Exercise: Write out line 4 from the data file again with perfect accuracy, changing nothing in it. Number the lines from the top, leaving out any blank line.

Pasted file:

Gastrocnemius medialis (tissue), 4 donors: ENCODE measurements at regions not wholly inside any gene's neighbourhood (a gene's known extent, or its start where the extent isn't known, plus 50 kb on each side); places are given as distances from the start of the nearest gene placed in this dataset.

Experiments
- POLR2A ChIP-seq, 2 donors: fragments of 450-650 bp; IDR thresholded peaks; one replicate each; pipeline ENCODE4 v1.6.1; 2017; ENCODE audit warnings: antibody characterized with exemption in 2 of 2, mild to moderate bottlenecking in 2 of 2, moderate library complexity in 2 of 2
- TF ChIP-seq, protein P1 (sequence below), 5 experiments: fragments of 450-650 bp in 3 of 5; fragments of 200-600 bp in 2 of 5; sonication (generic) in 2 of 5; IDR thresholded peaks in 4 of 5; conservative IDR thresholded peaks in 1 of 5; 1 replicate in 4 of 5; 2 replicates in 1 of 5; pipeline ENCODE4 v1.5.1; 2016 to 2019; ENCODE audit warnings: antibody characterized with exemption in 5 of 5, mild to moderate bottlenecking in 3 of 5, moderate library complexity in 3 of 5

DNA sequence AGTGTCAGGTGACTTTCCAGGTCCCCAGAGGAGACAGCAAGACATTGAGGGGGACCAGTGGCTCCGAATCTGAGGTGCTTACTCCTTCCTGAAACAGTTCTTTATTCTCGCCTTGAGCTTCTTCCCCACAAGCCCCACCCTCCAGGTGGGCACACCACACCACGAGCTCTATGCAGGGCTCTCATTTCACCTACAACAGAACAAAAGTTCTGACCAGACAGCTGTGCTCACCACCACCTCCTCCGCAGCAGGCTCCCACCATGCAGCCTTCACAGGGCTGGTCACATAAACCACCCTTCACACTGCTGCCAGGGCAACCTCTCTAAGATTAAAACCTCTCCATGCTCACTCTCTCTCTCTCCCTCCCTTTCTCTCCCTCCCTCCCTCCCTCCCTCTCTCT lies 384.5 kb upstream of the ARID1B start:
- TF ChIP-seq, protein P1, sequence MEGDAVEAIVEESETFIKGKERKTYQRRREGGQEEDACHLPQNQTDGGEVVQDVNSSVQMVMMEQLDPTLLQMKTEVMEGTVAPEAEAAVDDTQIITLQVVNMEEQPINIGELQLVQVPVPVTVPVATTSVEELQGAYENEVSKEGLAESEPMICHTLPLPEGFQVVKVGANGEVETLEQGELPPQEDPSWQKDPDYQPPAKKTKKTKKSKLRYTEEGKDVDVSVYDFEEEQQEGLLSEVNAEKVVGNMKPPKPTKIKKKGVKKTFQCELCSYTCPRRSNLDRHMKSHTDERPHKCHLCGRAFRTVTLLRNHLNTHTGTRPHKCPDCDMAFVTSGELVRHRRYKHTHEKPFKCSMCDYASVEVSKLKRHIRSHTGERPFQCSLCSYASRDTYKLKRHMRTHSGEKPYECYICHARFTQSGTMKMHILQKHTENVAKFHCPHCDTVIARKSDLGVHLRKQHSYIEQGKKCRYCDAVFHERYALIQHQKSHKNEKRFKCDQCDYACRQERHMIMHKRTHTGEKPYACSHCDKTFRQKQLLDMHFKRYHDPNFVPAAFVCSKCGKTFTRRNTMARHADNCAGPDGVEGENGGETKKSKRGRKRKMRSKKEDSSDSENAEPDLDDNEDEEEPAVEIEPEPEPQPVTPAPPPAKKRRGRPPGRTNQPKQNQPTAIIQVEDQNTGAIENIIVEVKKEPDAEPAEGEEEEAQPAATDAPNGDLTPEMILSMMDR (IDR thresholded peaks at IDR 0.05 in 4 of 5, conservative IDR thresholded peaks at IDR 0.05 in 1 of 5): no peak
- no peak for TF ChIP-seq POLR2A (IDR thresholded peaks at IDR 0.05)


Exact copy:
- TF ChIP-seq, protein P1 (sequence below), 5 experiments: fragments of 450-650 bp in 3 of 5; fragments of 200-600 bp in 2 of 5; sonication (generic) in 2 of 5; IDR thresholded peaks in 4 of 5; conservative IDR thresholded peaks in 1 of 5; 1 replicate in 4 of 5; 2 replicates in 1 of 5; pipeline ENCODE4 v1.5.1; 2016 to 2019; ENCODE audit warnings: antibody characterized with exemption in 5 of 5, mild to moderate bottlenecking in 3 of 5, moderate library complexity in 3 of 5